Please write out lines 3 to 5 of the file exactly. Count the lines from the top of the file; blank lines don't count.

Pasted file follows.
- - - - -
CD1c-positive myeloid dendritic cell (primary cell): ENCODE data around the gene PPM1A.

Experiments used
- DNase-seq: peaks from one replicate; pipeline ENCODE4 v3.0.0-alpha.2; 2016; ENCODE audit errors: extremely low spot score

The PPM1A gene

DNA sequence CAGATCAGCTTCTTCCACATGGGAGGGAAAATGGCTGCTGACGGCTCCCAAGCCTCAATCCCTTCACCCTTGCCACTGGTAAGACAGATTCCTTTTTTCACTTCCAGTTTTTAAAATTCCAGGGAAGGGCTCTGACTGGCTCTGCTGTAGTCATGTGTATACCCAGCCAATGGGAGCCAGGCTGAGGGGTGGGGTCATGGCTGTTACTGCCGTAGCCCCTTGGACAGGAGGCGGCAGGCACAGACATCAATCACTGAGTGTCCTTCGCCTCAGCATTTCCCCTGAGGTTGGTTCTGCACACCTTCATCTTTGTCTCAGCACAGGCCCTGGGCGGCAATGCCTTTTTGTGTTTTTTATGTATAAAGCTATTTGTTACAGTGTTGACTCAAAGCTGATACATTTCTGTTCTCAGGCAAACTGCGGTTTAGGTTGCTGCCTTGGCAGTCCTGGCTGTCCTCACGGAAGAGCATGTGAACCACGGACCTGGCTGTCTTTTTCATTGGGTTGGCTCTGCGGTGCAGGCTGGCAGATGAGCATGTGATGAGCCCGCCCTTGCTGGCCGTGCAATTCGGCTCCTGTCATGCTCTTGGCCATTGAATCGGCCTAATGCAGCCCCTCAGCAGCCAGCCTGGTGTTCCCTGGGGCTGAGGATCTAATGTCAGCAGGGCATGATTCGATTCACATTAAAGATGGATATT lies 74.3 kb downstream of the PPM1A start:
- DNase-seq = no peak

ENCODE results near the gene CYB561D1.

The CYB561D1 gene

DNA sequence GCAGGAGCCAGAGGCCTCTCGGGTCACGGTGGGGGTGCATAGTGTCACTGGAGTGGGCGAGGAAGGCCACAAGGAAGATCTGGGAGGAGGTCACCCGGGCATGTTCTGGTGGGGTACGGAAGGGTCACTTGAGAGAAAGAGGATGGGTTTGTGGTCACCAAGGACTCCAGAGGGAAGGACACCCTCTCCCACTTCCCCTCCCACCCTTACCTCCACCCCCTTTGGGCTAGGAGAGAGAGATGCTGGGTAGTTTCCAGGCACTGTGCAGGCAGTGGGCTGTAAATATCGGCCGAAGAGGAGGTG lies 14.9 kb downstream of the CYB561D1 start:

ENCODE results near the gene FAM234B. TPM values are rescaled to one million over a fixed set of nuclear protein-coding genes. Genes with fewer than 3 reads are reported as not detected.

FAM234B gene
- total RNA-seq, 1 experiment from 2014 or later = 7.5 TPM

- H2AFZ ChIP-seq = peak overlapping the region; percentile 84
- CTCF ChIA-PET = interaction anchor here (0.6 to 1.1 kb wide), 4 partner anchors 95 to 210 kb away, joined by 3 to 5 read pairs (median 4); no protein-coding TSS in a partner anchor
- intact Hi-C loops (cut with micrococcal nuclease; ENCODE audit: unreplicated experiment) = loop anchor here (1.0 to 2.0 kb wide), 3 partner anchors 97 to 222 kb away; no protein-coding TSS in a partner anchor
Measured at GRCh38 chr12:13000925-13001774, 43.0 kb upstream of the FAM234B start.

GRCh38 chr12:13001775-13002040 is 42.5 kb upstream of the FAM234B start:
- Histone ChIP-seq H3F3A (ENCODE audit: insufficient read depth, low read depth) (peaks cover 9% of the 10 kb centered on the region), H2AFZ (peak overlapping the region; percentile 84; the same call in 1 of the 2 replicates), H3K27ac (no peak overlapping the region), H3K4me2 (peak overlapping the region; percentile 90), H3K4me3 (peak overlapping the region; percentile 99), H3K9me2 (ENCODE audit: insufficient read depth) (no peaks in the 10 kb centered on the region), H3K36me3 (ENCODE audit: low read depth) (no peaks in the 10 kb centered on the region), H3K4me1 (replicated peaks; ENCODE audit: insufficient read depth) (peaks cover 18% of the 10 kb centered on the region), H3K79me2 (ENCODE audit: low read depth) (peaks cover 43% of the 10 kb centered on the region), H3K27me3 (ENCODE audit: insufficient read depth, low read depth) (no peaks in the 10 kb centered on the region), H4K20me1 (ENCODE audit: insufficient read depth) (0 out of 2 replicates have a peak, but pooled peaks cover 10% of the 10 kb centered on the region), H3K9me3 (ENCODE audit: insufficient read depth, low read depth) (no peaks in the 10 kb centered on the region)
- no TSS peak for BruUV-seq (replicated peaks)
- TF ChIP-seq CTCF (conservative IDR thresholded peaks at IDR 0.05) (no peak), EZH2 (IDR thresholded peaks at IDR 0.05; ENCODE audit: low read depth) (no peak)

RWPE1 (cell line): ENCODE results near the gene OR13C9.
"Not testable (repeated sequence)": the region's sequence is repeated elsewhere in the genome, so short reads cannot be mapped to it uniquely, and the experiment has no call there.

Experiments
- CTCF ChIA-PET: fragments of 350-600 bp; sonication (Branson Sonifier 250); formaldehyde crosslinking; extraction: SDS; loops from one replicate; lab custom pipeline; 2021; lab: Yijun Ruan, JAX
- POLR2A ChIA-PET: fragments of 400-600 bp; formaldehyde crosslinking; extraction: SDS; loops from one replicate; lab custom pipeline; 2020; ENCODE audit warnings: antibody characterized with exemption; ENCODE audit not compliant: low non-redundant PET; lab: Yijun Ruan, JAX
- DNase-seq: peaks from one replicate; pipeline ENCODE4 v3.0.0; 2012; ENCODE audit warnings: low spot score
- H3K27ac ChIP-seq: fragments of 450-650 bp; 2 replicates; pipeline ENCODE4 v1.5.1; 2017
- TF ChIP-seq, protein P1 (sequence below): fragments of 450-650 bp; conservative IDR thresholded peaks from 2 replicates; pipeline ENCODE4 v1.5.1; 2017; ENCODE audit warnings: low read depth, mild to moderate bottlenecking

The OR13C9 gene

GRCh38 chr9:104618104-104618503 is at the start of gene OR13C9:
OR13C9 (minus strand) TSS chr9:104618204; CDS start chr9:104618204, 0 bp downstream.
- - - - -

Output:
- DNase-seq: peaks from one replicate; pipeline ENCODE4 v3.0.0-alpha.2; 2016; ENCODE audit errors: extremely low spot score

The PPM1A gene

DNA sequence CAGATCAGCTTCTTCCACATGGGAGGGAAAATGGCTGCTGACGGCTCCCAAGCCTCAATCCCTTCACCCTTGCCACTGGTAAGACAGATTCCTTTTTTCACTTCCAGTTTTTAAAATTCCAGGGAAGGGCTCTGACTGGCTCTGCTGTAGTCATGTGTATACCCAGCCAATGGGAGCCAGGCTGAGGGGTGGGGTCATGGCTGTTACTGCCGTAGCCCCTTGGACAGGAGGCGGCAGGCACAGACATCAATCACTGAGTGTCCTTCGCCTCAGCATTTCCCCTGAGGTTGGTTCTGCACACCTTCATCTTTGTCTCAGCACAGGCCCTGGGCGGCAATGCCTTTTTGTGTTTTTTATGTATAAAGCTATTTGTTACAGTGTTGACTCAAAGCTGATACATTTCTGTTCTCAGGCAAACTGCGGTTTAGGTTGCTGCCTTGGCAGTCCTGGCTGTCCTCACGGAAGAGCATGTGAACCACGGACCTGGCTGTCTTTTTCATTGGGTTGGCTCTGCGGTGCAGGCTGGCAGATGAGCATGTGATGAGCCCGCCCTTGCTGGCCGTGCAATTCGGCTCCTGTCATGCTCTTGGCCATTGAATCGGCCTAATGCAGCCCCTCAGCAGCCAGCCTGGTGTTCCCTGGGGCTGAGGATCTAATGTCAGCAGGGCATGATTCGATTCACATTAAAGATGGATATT lies 74.3 kb downstream of the PPM1A start: